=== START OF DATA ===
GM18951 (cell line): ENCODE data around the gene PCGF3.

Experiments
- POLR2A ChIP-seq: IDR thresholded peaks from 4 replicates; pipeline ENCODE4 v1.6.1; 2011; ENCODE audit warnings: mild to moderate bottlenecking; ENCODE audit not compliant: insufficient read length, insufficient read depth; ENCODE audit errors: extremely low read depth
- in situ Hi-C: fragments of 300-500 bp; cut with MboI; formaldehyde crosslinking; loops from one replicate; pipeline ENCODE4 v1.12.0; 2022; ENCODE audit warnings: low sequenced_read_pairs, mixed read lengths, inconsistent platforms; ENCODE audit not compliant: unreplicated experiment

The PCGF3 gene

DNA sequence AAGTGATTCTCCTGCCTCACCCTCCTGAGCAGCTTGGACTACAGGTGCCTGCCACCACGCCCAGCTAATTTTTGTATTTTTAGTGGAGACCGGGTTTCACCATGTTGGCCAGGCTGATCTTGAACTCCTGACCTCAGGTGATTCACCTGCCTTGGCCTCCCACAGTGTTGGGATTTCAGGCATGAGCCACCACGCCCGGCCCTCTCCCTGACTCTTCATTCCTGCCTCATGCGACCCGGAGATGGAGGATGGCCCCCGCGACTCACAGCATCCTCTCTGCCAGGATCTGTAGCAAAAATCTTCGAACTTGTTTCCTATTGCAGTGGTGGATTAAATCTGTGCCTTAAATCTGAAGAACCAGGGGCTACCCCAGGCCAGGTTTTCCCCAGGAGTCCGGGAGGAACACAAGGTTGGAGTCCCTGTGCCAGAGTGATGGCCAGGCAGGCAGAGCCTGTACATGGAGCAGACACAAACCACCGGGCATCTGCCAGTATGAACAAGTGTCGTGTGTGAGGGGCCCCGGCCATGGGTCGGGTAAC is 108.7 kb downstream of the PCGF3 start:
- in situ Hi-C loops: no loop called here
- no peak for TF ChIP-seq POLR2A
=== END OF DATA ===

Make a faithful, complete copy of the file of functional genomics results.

GM18951 (cell line): ENCODE data around the gene PCGF3.

Experiments
- POLR2A ChIP-seq: IDR thresholded peaks from 4 replicates; pipeline ENCODE4 v1.6.1; 2011; ENCODE audit warnings: mild to moderate bottlenecking; ENCODE audit not compliant: insufficient read length, insufficient read depth; ENCODE audit errors: extremely low read depth
- in situ Hi-C: fragments of 300-500 bp; cut with MboI; formaldehyde crosslinking; loops from one replicate; pipeline ENCODE4 v1.12.0; 2022; ENCODE audit warnings: low sequenced_read_pairs, mixed read lengths, inconsistent platforms; ENCODE audit not compliant: unreplicated experiment

The PCGF3 gene

DNA sequence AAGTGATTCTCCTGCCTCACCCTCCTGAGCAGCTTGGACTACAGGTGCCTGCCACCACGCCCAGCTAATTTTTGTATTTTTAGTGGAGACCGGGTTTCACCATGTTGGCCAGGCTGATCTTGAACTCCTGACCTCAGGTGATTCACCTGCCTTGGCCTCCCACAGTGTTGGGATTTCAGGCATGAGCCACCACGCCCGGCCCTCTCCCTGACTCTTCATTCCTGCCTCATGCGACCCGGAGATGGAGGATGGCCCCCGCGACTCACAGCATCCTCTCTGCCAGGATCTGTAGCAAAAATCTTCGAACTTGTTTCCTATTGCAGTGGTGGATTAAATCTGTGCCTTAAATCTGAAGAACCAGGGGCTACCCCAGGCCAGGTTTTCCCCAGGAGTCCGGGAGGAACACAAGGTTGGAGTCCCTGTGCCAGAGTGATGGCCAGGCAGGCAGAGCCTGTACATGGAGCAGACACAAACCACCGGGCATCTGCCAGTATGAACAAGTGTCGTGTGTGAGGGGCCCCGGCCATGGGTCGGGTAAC is 108.7 kb downstream of the PCGF3 start:
- in situ Hi-C loops: no loop called here
- no peak for TF ChIP-seq POLR2A